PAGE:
What is Thanksgiving Day really about? Is it a pagan rite, as some say? A celebration of the fall harvest, as historians remind us? A myth of no merit as some cynics suggest? Or, in line with revisionists, is Thanksgiving a day of infamy that should signify the abuse of naively generous Native Americans?
Over the years as a psychiatrist I’ve evaluated innumerable cases of individuals who have been driven over the edge by psychiatric drugs. Many of these men, women and children were evaluated for legal cases but others were not. When I was re-evaluating about a hundred of these real-life stories for my latest book, Medication Madness: The Role of Psychiatric Drugs in Cases of Violence, Suicide and Crime, I began to see a pattern that I call medication spellbinding. Technically, the new scientific concept is called intoxication anosognosia: not knowing that you are intoxicated.
BRIDGE STREET: Dr. Peter Breggin (Part 2). 11-10-09
Before I begin to look at his role as a psychiatrist, I want to confirm that Major Nidal Malik Hasan was driven by religious ideology. For years he openly claimed that the War on Terror is a war on Muslims. He announced on the Internet and to his fellow soldiers in a course on public health that a Muslim suicide bomber should be praised for killing a hundred soldiers. It’s reported that fellow soldiers warned his superiors that he was a ticking time bomb.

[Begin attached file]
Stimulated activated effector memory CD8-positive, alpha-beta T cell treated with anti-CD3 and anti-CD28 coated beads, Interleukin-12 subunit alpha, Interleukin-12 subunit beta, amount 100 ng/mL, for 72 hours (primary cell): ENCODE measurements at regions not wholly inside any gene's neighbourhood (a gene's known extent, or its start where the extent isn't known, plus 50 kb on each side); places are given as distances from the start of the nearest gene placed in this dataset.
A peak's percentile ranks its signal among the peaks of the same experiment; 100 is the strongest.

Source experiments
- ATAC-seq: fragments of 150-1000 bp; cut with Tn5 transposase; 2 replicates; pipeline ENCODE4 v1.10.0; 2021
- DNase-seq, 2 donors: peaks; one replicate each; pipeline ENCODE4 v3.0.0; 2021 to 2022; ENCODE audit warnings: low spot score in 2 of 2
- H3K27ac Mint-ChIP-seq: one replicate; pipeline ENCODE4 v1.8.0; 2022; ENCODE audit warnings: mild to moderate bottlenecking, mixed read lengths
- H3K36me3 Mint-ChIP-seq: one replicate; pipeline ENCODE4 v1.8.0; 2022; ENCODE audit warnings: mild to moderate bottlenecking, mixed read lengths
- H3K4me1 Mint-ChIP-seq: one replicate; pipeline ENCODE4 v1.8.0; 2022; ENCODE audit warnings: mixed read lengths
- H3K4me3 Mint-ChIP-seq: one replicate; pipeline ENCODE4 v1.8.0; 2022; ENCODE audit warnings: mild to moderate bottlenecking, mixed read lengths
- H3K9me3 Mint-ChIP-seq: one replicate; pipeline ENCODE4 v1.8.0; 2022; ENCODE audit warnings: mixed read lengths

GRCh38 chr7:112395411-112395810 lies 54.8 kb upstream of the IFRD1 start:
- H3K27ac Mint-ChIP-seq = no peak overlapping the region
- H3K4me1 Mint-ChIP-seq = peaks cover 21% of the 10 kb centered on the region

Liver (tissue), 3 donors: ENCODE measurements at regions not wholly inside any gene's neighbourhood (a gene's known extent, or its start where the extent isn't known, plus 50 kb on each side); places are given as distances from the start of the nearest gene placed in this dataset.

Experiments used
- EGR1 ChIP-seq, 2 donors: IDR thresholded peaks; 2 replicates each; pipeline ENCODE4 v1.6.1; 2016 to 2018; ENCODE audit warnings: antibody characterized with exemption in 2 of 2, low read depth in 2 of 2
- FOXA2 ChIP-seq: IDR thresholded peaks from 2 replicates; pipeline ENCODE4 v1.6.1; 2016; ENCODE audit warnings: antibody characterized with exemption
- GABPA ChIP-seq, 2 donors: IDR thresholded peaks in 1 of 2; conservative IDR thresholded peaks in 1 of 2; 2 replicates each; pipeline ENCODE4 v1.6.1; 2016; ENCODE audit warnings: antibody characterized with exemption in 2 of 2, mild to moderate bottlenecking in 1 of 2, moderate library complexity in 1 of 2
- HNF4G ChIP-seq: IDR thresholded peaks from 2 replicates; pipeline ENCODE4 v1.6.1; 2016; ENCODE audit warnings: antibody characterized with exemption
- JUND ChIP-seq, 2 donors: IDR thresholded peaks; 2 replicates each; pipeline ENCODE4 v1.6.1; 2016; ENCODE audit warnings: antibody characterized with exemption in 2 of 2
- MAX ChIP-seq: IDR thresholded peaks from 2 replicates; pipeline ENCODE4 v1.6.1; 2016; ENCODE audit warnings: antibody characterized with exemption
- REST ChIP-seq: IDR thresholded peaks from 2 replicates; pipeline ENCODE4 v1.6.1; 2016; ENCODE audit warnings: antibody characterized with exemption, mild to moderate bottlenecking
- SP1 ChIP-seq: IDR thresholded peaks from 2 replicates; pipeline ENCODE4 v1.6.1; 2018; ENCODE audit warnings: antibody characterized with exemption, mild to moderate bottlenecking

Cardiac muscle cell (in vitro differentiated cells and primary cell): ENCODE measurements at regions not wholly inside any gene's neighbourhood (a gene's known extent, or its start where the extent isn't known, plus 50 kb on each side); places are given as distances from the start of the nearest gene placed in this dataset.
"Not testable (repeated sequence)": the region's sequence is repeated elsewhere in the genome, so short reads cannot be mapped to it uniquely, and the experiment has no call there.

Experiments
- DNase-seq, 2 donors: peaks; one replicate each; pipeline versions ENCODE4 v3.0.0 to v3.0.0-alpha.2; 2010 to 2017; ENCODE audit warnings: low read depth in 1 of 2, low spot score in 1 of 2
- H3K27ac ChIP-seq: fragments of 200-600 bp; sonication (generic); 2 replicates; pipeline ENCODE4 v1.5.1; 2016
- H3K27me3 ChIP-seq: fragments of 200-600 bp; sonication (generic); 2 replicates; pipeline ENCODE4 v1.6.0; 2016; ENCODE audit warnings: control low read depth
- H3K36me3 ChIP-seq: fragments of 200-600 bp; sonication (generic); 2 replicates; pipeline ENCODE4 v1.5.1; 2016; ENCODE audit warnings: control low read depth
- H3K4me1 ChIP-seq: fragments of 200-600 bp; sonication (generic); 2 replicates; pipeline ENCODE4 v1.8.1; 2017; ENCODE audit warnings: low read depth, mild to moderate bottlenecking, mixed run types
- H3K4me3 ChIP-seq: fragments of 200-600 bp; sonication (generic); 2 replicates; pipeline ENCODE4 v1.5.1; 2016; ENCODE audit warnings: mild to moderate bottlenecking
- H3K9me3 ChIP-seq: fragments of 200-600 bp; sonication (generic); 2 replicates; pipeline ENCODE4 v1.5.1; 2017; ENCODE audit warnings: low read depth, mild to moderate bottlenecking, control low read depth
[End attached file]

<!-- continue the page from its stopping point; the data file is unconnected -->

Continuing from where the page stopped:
Millions of our children are being labeled with false and stigmatizing psychiatric diagnoses. Then their brains are being blunted and disabled by psychiatric drugs. Want to find a way to do something about the plight of our children at the hands of drug companies and misguided mental health professionals? Want […]
There is one week to go before the best conference in the world about psychiatry, mental health, and the well-being of our families and children. Experts from around the world will explain how the psychiatric diagnosing and drugging of our children does more harm than good, and present far better […]
Antipsychotic Drugs, their Adverse Effects, and Tort Reform By Peter R. Breggin, M.D. First published on Huffingtonpost.com October 31, 2009 There are many problems within our legal system that could benefit from reform. But within the area in which I have great experience as a psychiatric expert, so-called tort reform […]
There are many problems within our legal system that could benefit from reform. But within the area in which I have great experience as a psychiatric expert, so-called tort reform has already gone too far. It is already too difficult for injured patients or their surviving families to bring malpractice suits against physicians and health facilities, and product liability suits against drug companies, even when their cases have great merit. I believe in private health care and I believe in the free market, but liberty requires checks and balances. The right to sue medical practitioners and pharmaceutical companies provides a necessary control in our free market system, as well as a means for individuals to seek compensation and justice.